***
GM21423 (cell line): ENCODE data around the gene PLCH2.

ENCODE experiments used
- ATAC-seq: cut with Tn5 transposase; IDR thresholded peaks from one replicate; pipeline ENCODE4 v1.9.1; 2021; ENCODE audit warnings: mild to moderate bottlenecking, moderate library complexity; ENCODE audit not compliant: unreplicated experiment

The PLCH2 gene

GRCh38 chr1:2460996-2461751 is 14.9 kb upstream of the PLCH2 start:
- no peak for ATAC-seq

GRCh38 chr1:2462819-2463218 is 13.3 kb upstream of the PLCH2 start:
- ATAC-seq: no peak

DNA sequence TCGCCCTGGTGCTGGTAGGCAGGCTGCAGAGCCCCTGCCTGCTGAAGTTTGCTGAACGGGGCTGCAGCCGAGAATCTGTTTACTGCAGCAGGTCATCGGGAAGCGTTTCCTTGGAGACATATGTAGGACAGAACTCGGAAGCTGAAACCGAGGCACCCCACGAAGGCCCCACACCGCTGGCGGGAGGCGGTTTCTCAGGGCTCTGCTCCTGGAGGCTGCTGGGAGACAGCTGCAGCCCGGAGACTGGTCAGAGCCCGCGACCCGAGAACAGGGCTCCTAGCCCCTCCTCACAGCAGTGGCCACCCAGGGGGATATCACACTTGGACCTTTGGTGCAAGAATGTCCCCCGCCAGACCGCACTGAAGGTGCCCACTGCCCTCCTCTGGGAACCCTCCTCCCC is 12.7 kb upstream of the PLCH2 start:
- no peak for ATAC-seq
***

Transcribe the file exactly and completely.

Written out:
GM21423 (cell line): ENCODE data around the gene PLCH2.

ENCODE experiments used
- ATAC-seq: cut with Tn5 transposase; IDR thresholded peaks from one replicate; pipeline ENCODE4 v1.9.1; 2021; ENCODE audit warnings: mild to moderate bottlenecking, moderate library complexity; ENCODE audit not compliant: unreplicated experiment

The PLCH2 gene

GRCh38 chr1:2460996-2461751 is 14.9 kb upstream of the PLCH2 start:
- no peak for ATAC-seq

GRCh38 chr1:2462819-2463218 is 13.3 kb upstream of the PLCH2 start:
- ATAC-seq: no peak

DNA sequence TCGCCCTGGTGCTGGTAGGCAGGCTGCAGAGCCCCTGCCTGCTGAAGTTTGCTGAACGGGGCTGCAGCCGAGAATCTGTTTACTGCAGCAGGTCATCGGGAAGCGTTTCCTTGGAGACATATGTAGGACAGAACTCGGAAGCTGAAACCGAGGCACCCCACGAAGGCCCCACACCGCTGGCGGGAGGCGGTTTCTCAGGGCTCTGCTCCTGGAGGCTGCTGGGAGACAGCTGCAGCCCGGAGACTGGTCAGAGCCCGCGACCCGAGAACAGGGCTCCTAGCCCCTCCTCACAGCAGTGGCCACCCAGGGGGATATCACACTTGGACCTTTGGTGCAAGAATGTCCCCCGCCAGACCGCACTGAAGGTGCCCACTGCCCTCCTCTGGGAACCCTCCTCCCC is 12.7 kb upstream of the PLCH2 start:
- no peak for ATAC-seq